Best Wifi configuration

I am trying out a new internet provider (T-Mobile 5G Access Point) and so far it’s far better than my current provider (Centurylink DSL). Since I’m stating with a blank slate on that front, what is the best configuration? Do I want a separate network for Home Assistant and it’s devices? Assuming I don’t use the same SSID and password, what is the best way to transfer all my devices? The Tasmota, Tuya and ESPHome devices are my biggest concern. I have to do all them before I move the HA box right? Any advice from someone who has done this? Thanks in advance.

I don’t. Why complicate things?

How is it better, except that DSL is 1980 technology. (I didn’t think anyone was still using it).
What kind of speeds do you get with speedtest, and how does it compare to what you were promised?

If you can (have the proper hardware and skills) that’s typically what one could call “best practice”.

Well, for ESPHome you don’t need any concerns. Just did a seemless wifi swap of almost 100 esphome nodes and it just worked :copyright:

In detail you can have a esphome node configured to make use of more than one wifi network:

# Example configuration entry
  - ssid: FirstNetworkToConnectTo
    password: VerySafePassword
  - ssid: SecondNetworkToConnectTo
    password: VerySafePassword
  # Other options
  # ...

just don’t forget to ota that config to all your devices while the old wifi is still active :sweat_smile:

Best practice is considered to be a segmented network, but it requires alot more administration, since you will need to punch some holes in the wall between them to get everything up and running.

Regarding the move, then it sounds like you have a pretty decent access to the router setup, so if you can then set the router up with the same settings as the old one, like default gateway, IP range, static leases, but also SSID and passphrase for the WiFi.
When that is done, then moving the devices should be a cake walk.

The T-Mobile internet is 10-20x faster than DSL. I live in a rural area, so the new stuff takes a while to get here.

That’s what I was looking for! I didn’t realize you could configure for both!

Everything is faster than DSL- what speeds are you getting from speedtest?

DSL covers a lot of technologies and the newer ones can deliver speeds up to 100 Mbit/s, which in many cases might be the best option.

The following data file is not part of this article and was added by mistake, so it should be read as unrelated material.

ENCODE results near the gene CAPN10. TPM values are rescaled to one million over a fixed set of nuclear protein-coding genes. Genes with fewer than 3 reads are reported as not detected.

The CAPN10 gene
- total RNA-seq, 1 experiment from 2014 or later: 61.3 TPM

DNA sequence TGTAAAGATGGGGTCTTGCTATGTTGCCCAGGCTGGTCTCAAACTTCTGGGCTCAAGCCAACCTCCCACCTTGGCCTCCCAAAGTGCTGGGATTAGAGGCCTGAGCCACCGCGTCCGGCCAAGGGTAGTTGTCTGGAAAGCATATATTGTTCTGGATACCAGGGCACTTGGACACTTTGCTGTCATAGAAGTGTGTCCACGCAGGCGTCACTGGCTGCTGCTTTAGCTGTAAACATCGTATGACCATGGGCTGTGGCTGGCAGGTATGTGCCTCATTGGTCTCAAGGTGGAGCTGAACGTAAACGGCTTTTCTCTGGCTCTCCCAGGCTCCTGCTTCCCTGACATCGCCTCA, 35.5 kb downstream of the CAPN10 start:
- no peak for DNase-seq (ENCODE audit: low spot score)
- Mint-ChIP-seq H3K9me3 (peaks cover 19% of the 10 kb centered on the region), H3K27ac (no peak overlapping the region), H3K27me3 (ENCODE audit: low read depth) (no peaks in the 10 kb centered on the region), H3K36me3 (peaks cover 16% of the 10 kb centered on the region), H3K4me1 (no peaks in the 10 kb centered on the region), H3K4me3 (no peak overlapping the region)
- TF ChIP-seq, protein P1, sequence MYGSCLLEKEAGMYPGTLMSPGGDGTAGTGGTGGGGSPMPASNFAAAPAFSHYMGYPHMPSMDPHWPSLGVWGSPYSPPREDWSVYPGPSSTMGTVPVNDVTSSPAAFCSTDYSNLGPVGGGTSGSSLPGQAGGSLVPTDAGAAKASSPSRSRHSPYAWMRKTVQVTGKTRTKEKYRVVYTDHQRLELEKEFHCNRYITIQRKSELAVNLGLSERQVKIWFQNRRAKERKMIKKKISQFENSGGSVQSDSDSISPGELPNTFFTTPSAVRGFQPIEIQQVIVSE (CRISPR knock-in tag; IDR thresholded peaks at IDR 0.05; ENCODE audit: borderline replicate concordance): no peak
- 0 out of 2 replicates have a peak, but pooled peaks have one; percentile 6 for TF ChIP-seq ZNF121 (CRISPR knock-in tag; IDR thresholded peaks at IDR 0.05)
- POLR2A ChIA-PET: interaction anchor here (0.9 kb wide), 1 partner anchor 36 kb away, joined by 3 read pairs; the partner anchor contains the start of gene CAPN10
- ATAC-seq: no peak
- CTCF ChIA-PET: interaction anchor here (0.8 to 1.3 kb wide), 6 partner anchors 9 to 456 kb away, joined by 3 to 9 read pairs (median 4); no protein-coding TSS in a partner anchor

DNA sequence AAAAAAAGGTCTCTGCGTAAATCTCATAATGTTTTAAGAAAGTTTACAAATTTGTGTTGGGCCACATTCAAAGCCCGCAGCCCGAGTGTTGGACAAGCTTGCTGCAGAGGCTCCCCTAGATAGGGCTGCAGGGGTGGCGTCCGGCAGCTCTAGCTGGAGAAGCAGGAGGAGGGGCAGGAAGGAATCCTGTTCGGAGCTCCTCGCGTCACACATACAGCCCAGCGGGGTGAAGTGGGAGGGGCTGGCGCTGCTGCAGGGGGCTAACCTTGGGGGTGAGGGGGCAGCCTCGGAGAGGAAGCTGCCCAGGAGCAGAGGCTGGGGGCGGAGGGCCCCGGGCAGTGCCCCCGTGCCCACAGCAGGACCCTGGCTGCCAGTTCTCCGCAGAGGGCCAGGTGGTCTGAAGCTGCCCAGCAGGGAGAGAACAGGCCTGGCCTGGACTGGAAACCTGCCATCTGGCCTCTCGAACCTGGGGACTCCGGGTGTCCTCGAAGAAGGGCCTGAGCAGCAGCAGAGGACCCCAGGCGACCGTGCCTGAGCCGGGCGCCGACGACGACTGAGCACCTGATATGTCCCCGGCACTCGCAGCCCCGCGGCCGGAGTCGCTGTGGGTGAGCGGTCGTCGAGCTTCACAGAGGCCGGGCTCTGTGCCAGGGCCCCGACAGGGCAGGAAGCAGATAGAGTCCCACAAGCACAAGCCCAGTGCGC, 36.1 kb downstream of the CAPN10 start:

Not all places have access to fiber or coax and then DSL might be the best choice.
A 5G mobile data plan might be good at the moment, but it could change over the next year or two with more and more getting mobile phones that will use that frequency band.

5G is a protocol- not a frequency.
Cellular carriers my use any protocol on any frequency they have licensed.
This is why some carriers are “turning off” 3G service. They want to repurpose the frequencies for 5G. In most cities they are putting up 5GHz nodes for 5G service, which is probably why many people confuse the 5G protocol with 5GHz. In some very densely populated cities, like Manhattan, they are using the 60GHz band inside of buildings and tunnels. (60GHz will barely penetrate walls, let alone tunnels). In sparsely populated areas 5G, 4G nd 3G can coexist on the same frequency band.

The prevalent means of connecting to the Internet in Germany is DSL, introduced by Deutsche Telekom in 1999


True, but 5G is using a licensed frequency decided by the RF governing body in the area, so 5G is tied to a frequency.
Its also true that Cellular providers are turning off 3G to use it for 5G, but to fulfill the promises made with 5G, like using it as an alternative to cabled connection, you need the higher frequency bands, and when its used as an alternative for a cabled connection, then the bandwidth usage at the cellular providers will increase.
The old 3G frequency is mostly aimed as 5G for IoT cases, where the lower bandwidth is not an issue, but the long range and therefore connection stability is desired. especially for moving devices.

Globally, more people are still served by DSL family of technologies than fiber optics / cable.